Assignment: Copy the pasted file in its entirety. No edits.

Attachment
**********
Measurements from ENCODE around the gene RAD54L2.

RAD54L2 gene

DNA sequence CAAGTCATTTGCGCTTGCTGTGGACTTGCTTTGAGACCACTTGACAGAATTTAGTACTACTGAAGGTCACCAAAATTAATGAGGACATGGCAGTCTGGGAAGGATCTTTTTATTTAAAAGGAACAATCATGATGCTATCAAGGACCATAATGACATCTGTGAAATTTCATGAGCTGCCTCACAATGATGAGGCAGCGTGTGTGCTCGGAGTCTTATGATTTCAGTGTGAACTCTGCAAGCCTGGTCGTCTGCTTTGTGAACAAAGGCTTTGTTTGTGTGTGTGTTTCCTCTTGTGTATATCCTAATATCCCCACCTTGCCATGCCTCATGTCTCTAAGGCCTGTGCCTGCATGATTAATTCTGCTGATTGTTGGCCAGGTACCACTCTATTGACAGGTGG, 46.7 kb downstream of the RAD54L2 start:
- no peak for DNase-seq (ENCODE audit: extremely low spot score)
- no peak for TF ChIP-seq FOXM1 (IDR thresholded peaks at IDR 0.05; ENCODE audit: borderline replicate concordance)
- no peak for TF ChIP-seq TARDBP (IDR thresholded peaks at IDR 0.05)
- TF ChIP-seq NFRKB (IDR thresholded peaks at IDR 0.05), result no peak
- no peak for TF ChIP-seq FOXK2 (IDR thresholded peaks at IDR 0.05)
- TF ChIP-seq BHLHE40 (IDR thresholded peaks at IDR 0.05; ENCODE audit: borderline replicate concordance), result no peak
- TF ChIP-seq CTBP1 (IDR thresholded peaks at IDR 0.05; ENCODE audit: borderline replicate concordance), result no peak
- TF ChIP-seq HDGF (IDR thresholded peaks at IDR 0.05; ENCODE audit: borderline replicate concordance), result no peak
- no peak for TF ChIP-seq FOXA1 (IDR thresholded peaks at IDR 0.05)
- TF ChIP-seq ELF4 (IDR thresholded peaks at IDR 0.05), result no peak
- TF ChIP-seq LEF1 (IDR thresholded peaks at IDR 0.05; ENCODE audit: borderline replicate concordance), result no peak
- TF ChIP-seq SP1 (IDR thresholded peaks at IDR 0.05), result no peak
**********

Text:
Measurements from ENCODE around the gene RAD54L2.

RAD54L2 gene

DNA sequence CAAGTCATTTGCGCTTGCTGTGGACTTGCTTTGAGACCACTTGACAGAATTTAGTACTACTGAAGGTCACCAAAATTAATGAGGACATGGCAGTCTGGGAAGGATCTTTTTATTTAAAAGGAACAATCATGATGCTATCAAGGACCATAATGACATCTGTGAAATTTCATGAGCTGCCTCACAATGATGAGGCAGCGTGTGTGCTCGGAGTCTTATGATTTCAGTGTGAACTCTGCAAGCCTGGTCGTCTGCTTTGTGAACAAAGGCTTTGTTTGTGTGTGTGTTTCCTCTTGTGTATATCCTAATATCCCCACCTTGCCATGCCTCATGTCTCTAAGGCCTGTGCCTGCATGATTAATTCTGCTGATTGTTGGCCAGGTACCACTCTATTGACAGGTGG, 46.7 kb downstream of the RAD54L2 start:
- no peak for DNase-seq (ENCODE audit: extremely low spot score)
- no peak for TF ChIP-seq FOXM1 (IDR thresholded peaks at IDR 0.05; ENCODE audit: borderline replicate concordance)
- no peak for TF ChIP-seq TARDBP (IDR thresholded peaks at IDR 0.05)
- TF ChIP-seq NFRKB (IDR thresholded peaks at IDR 0.05), result no peak
- no peak for TF ChIP-seq FOXK2 (IDR thresholded peaks at IDR 0.05)
- TF ChIP-seq BHLHE40 (IDR thresholded peaks at IDR 0.05; ENCODE audit: borderline replicate concordance), result no peak
- TF ChIP-seq CTBP1 (IDR thresholded peaks at IDR 0.05; ENCODE audit: borderline replicate concordance), result no peak
- TF ChIP-seq HDGF (IDR thresholded peaks at IDR 0.05; ENCODE audit: borderline replicate concordance), result no peak
- no peak for TF ChIP-seq FOXA1 (IDR thresholded peaks at IDR 0.05)
- TF ChIP-seq ELF4 (IDR thresholded peaks at IDR 0.05), result no peak
- TF ChIP-seq LEF1 (IDR thresholded peaks at IDR 0.05; ENCODE audit: borderline replicate concordance), result no peak
- TF ChIP-seq SP1 (IDR thresholded peaks at IDR 0.05), result no peak